Dear Editor – The Solomon Islands is blessed with a free press which allows for a sharing of news and views. It is encouraging; too, to witness how social media is changing the way citizens are beginning to exercise their democratic rights and enabling e-democracy to take hold.
Social media must never be used to undermine a legitimate government but should be aimed to foster better governance, transparency and accountability.
Social media now impacts all our lives in ways that we could have never imagined five or six years ago.
The newly launched Ministry of Education website and, now, the website of the Ministry of Women, Youth, Children and Family Affairs are examples of how technology changes are making information more accessible and facilitating the work of the government.
In particular regard to the website of the Ministry of Women, Youth, Children and Family Affairs it will play a vital role in providing educational awareness on women, youth and children’s issues and also serve as a resource base for all those having a responsibility to the communities across the nation.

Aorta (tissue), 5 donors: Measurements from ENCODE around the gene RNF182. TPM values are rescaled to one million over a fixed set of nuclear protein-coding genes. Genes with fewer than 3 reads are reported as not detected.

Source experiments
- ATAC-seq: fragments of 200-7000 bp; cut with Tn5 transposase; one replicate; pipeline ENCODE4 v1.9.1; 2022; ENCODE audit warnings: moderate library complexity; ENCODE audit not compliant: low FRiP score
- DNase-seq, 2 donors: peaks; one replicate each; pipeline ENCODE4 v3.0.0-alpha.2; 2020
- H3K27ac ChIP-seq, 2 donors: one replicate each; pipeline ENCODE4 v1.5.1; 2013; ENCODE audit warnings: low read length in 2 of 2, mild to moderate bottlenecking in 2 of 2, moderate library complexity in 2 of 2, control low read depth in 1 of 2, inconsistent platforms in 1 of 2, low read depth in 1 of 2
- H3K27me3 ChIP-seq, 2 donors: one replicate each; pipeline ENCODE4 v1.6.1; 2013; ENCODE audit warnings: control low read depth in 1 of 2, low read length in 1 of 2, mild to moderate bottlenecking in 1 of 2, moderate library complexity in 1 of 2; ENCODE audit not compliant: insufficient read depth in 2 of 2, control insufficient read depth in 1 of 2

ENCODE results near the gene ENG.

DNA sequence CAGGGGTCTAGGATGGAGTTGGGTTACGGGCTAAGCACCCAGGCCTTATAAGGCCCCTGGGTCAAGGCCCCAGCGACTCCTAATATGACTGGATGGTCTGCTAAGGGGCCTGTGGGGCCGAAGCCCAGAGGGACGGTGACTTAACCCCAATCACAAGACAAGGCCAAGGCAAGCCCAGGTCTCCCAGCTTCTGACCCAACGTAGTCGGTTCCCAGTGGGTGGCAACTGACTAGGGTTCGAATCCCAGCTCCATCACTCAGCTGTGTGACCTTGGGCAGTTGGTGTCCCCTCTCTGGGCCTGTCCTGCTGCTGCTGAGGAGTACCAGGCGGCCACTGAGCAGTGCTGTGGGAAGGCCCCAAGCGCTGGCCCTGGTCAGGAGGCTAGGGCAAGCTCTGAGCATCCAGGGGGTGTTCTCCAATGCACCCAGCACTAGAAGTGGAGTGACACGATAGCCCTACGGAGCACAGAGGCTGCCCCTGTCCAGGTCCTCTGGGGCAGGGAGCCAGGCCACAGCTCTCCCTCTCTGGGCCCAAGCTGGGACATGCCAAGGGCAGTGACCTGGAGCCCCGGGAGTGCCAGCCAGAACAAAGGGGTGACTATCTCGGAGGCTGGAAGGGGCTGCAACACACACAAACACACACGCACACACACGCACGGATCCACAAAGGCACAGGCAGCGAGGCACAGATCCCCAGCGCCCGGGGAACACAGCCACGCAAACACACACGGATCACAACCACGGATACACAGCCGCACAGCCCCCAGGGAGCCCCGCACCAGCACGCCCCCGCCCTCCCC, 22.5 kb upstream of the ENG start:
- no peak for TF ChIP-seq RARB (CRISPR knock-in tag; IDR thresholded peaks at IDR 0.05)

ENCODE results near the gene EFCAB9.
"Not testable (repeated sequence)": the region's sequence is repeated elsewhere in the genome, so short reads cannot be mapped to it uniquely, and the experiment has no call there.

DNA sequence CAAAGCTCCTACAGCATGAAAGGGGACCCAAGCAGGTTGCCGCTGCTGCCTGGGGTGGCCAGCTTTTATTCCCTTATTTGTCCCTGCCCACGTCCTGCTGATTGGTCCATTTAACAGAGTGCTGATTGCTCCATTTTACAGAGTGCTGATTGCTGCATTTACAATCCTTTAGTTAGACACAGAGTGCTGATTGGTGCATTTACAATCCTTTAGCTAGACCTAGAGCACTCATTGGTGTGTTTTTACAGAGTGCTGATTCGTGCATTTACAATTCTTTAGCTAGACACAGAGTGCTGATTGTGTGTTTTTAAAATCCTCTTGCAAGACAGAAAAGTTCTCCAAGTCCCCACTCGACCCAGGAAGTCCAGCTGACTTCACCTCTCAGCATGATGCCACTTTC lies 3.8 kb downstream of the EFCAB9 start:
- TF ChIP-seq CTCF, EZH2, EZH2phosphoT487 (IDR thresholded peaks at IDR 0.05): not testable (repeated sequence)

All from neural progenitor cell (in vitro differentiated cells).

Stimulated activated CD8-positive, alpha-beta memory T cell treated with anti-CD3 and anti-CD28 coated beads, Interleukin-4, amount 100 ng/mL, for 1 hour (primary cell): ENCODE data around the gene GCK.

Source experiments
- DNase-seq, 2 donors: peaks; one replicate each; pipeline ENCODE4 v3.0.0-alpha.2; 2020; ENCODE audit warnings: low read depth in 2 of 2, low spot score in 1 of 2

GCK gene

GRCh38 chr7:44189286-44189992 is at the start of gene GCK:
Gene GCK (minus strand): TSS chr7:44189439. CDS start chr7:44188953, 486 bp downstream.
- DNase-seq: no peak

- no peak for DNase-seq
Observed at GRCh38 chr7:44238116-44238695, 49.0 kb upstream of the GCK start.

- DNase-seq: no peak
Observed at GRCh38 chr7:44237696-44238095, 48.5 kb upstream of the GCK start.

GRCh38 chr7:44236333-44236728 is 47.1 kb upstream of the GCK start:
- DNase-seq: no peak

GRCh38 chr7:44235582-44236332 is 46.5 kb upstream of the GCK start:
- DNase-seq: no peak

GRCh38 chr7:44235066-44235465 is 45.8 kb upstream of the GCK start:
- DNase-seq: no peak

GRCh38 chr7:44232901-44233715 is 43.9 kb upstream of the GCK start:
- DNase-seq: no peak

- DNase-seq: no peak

I was writing the other day about the local potential of virgin coconut oil being processed, marketed and exported.
I am pleased to have learned that some constituency MP’s have already helped local farmers, from the current S$6.3 million constituency funds allocated to them, in order that the farmers could invest in the company based at Lunga which currently produces 200 tonnes of Virgin coconut oil a year and provides an income for more than 50 village units.
In the reported absence of some kind of loan scheme to help village farmers wanting to participate in village production units, labelled as DME Units, by the Lunga based company, it is welcome news, indeed, that the constituency funds are being put to empowering communities, at least in the Lunga constituency area.
So often in the past the alleged misuse of constituency funds has led to much public anger and cries of ‘corruption’ but now we can expect closer public scrutiny and accountability with the spread of social media as the increasing guardian of good-governance.